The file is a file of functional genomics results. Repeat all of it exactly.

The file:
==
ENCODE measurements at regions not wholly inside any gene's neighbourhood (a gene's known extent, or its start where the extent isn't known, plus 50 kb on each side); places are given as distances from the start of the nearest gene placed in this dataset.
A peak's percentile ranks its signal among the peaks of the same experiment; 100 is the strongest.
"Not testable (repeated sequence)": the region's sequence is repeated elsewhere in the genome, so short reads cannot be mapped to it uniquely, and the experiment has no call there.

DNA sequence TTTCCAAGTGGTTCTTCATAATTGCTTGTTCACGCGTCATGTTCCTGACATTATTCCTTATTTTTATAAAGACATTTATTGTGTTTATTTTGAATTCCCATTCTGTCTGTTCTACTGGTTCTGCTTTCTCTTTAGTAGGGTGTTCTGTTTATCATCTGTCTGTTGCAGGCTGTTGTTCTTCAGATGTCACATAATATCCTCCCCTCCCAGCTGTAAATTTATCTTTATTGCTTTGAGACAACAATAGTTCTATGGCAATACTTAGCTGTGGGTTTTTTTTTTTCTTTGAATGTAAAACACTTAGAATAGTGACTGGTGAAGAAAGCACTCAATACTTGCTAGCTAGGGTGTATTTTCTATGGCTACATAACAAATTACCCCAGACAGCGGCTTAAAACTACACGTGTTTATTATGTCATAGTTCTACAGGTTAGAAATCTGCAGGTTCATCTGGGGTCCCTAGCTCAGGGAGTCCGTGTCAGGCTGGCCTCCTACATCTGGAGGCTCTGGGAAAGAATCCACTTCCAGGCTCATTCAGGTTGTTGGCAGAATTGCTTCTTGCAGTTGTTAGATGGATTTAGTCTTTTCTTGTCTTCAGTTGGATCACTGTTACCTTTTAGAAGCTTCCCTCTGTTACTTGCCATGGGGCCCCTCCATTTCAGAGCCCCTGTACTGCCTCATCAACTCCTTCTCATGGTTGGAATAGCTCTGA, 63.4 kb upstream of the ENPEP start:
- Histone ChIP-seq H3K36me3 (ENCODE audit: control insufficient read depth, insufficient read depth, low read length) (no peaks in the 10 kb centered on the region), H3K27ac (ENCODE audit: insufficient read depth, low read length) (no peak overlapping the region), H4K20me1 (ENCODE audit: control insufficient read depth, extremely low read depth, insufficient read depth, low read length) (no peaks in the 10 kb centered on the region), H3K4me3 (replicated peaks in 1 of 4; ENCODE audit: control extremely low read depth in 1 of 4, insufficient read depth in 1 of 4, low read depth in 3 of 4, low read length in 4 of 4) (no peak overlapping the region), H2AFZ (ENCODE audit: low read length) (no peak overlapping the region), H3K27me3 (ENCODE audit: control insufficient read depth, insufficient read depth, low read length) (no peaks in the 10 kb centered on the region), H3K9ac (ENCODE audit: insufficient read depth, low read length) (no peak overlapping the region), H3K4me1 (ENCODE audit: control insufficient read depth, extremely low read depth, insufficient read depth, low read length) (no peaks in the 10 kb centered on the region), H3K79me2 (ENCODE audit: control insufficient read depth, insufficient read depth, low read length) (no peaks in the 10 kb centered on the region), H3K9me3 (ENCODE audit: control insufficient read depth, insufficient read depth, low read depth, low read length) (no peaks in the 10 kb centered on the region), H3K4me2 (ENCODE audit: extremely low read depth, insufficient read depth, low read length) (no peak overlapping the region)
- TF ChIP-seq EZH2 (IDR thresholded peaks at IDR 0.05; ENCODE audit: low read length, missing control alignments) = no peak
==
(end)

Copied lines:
ENCODE measurements at regions not wholly inside any gene's neighbourhood (a gene's known extent, or its start where the extent isn't known, plus 50 kb on each side); places are given as distances from the start of the nearest gene placed in this dataset.
A peak's percentile ranks its signal among the peaks of the same experiment; 100 is the strongest.
"Not testable (repeated sequence)": the region's sequence is repeated elsewhere in the genome, so short reads cannot be mapped to it uniquely, and the experiment has no call there.

DNA sequence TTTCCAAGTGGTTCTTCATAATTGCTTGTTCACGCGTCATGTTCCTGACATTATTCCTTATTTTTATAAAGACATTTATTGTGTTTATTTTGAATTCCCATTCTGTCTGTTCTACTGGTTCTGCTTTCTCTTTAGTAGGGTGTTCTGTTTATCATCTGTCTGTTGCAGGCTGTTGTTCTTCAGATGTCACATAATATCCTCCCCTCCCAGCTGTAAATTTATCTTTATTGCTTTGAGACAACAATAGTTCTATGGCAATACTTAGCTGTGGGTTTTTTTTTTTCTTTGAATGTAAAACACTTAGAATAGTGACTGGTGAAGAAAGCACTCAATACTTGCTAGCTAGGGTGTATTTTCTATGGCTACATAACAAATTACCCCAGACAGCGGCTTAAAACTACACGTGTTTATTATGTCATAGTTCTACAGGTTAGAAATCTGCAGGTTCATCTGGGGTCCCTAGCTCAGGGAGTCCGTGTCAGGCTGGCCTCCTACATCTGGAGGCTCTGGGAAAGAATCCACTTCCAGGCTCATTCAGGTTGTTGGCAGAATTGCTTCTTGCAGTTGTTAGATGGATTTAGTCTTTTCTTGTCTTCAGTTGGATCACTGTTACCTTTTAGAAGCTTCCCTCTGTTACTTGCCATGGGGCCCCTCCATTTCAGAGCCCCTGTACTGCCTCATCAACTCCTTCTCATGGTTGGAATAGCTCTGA, 63.4 kb upstream of the ENPEP start:
- Histone ChIP-seq H3K36me3 (ENCODE audit: control insufficient read depth, insufficient read depth, low read length) (no peaks in the 10 kb centered on the region), H3K27ac (ENCODE audit: insufficient read depth, low read length) (no peak overlapping the region), H4K20me1 (ENCODE audit: control insufficient read depth, extremely low read depth, insufficient read depth, low read length) (no peaks in the 10 kb centered on the region), H3K4me3 (replicated peaks in 1 of 4; ENCODE audit: control extremely low read depth in 1 of 4, insufficient read depth in 1 of 4, low read depth in 3 of 4, low read length in 4 of 4) (no peak overlapping the region), H2AFZ (ENCODE audit: low read length) (no peak overlapping the region), H3K27me3 (ENCODE audit: control insufficient read depth, insufficient read depth, low read length) (no peaks in the 10 kb centered on the region), H3K9ac (ENCODE audit: insufficient read depth, low read length) (no peak overlapping the region), H3K4me1 (ENCODE audit: control insufficient read depth, extremely low read depth, insufficient read depth, low read length) (no peaks in the 10 kb centered on the region), H3K79me2 (ENCODE audit: control insufficient read depth, insufficient read depth, low read length) (no peaks in the 10 kb centered on the region), H3K9me3 (ENCODE audit: control insufficient read depth, insufficient read depth, low read depth, low read length) (no peaks in the 10 kb centered on the region), H3K4me2 (ENCODE audit: extremely low read depth, insufficient read depth, low read length) (no peak overlapping the region)
- TF ChIP-seq EZH2 (IDR thresholded peaks at IDR 0.05; ENCODE audit: low read length, missing control alignments) = no peak